Collecting Arts and Crafts Period Furniture
The recent acceleration of prices for Arts and Crafts antique ceramics, metal, and Stickley furniture encourages new buying strategies for beginning and advanced collectors alike. While prices for most period objects are higher, there remain intelligent deals for those investing, or wagering, their hard-earned income. This, the first of a three-part series, will focus on Arts and Crafts Stickley furniture. All three installments will explore the recent history of this market, some of the benefits wrought by higher prices, and how to get the most for your money.
My own involvement with Arts and Crafts began in 1970, when things were exactly opposite of where they are now. Mission furniture was either something you used for firewood or stripped and stained blond, and Grueby was a mispronounced 1960's term for cool.
There were virtually no contemporary books on the subject, and the few available were, at best, quaint by today's standards. Until Princeton University's "The Arts and Crafts Movement in America" in 1972, there was no museum representation to speak of, and outside of that one match in the darkness, there was little to come for the rest of the decade.
The 1980's were a defining decade for the Period, as interest and prices rose steadily after the Carter recession and during the Reagan presidency. Museum shows, including the landmark Boston Museum exhibition, "The Art That is Life", established the credibility that had long been lacking. While the naysayers who preferred European porcelain to art pottery, and Chippendale to Stickley persisted, they were increasingly isolated from less-traditional and more adventuresome collectors and scholars. It was becoming a hip new field.
The high-flying events culminated with the monumental sale of artifacts from Gustav Stickley's own home at a Christie's Auction in New York, and most notably the sale of a sideboard. Soon to be known as the "Streisand Sideboard" because of its more famous buyer, this denoted the highwater point for this market when it reached an astonishing $335,000, through today the most ever paid (by a lot) for a piece of Mission furniture. More important was the fact that Hollywood had discovered Arts and Crafts, providing the cachet, and checkbook, that drove it into the wall of the Bush recession.
The 1990's has been a period of unprecedented growth, with records established both by private dealers and at auctions across the country. Buoyed by a nationally-based clientele not afraid to travel from sale to sale, a new consensus has been forged, exhibiting strength whenever a good piece of Period furniture in original condition comes to market (though, this is certainly not true of art pottery and wrought metal, for reasons that will be discussed in the next two installments).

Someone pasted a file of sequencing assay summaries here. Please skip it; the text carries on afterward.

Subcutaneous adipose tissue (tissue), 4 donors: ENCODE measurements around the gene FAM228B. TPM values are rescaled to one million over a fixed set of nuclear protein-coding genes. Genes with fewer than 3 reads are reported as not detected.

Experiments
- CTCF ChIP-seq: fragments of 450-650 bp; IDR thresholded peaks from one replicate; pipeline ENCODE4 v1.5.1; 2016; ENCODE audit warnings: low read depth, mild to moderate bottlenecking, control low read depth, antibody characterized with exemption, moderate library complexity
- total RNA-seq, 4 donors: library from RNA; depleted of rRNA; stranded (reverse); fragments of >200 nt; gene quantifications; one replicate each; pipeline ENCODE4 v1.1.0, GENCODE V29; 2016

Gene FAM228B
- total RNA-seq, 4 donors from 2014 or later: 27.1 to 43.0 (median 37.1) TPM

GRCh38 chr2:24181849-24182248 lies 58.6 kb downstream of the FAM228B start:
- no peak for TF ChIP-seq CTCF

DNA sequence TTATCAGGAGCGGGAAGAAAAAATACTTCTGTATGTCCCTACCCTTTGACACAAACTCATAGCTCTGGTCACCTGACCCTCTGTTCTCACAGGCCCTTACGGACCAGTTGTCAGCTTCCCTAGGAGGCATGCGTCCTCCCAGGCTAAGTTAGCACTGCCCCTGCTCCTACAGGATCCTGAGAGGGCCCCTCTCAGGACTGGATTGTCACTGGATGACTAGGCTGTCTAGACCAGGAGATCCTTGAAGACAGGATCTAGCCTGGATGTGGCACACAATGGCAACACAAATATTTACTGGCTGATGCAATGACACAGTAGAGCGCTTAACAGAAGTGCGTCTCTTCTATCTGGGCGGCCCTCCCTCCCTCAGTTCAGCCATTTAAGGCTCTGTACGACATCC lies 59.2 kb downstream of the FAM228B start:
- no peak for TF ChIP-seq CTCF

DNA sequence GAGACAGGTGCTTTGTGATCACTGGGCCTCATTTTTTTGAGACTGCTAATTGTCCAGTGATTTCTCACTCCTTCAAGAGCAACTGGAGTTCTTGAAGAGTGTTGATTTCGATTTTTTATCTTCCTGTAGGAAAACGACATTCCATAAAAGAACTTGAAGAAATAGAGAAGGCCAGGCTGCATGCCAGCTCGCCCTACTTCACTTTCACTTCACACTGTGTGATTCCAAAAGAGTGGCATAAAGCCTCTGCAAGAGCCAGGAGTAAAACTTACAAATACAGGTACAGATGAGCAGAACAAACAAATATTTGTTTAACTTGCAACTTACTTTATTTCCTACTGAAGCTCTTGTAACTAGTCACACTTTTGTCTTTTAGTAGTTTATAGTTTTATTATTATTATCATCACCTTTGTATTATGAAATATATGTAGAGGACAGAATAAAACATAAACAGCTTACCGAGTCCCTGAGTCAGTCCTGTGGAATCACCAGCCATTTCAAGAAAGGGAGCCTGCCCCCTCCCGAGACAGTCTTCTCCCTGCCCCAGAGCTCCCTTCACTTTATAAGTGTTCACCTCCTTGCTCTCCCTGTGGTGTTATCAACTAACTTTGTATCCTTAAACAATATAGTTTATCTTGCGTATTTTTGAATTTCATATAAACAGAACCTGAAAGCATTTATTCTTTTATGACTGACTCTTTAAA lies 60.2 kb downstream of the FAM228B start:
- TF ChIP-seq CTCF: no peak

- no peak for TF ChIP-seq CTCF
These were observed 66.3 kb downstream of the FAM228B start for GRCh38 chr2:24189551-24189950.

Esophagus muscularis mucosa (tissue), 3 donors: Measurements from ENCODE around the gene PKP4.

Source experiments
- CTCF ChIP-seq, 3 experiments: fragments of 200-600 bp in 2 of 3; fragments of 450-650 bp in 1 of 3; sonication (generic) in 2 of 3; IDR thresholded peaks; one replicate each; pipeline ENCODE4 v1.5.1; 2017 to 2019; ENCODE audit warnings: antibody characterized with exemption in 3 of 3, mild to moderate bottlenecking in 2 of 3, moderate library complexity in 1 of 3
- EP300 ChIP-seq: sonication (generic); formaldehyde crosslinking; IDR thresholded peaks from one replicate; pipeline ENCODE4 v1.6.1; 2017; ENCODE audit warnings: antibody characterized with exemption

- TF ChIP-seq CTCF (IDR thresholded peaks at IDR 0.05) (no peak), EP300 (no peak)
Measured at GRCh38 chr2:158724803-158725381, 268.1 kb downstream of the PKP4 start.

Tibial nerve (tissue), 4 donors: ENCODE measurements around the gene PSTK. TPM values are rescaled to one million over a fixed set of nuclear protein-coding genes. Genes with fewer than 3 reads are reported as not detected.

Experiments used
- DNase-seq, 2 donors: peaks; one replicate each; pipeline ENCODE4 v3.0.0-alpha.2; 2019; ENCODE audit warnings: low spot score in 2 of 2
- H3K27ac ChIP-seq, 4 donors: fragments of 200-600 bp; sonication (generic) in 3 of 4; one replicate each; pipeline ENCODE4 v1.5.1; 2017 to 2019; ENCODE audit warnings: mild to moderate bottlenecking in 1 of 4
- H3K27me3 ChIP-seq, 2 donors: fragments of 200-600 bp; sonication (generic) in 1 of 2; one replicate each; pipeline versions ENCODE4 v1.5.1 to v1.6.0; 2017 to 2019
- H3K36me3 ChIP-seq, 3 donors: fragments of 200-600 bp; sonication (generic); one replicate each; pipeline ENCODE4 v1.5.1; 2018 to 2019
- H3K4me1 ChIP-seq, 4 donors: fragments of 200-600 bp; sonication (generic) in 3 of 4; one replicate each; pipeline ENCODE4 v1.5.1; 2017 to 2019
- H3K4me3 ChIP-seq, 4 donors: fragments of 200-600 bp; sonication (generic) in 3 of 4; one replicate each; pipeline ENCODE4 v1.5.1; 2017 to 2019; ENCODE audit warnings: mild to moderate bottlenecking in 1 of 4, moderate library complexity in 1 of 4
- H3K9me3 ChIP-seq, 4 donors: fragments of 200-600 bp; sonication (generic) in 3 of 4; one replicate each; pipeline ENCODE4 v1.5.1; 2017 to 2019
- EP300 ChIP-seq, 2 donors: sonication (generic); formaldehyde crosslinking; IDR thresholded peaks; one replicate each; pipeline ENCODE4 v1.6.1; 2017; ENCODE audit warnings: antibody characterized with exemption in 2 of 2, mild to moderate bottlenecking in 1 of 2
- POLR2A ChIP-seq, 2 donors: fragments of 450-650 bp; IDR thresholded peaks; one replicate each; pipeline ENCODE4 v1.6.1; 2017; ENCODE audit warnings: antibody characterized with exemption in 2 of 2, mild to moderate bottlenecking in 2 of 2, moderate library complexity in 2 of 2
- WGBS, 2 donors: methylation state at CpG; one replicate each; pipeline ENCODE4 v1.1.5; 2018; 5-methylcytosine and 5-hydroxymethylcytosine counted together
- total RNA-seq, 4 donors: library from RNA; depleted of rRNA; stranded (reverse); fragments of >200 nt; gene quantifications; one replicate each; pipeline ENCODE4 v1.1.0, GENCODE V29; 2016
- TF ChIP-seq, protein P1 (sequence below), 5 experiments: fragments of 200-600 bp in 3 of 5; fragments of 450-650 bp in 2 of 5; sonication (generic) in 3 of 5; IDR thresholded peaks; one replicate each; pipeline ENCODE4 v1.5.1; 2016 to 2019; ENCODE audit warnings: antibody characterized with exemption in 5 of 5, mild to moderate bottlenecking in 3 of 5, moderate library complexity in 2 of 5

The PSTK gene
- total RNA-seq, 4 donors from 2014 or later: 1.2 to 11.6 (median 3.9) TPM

In a scant 15 years, the Arts and Crafts had credibility to spare, with exhibitions (Los Angeles County Museum of Art's Virtue in Design; Boston Museum of Fine Art's The Art That is Life); hundreds of scholarly books (Virtue in Design; The Art That is Life; George Ohr/The Mad Potter of Biloxi), high-profile magazine articles, specialty shows (like the famous Grove Park Inn Conference in Asheville, NC), and a slowly dwindling supply. Further, the mass-marketing of reproduction Mission furniture only widened the collector base for the "real" stuff.
A friend and fellow appraiser for the Antiques Roadshow, Noel Barrett, has often said that, if you keep something when it's new because you believe it will be a valued collectible in the future like, say a Cabbage Patch Doll, there are tens of thousands of others like you and, in fact, it will never be worth much at all. People during the middle decades of this century mostly hated the Arts and Crafts, and they destroyed or altered it with alacrity. Good Mission furniture in fine original condition is rare and valuable for a reason.
Thirty years ago, the only Mission furniture that was deemed collectible were pieces made by Gustav Stickley in perfect condition. L. and J. G. Stickley's work was brushed aside, and pieces by other famous makers such as Limbert and Stickley Brothers were beneath consideration. The 1980's were a time when these key secondary makers enjoyed a revival of interest in their work, though original condition was still critical. Today, anything goes, even clean generic pieces of good design, even clean generic pieces of bad design. While refinishing will diminish the value of any piece, there are many buyers even for these.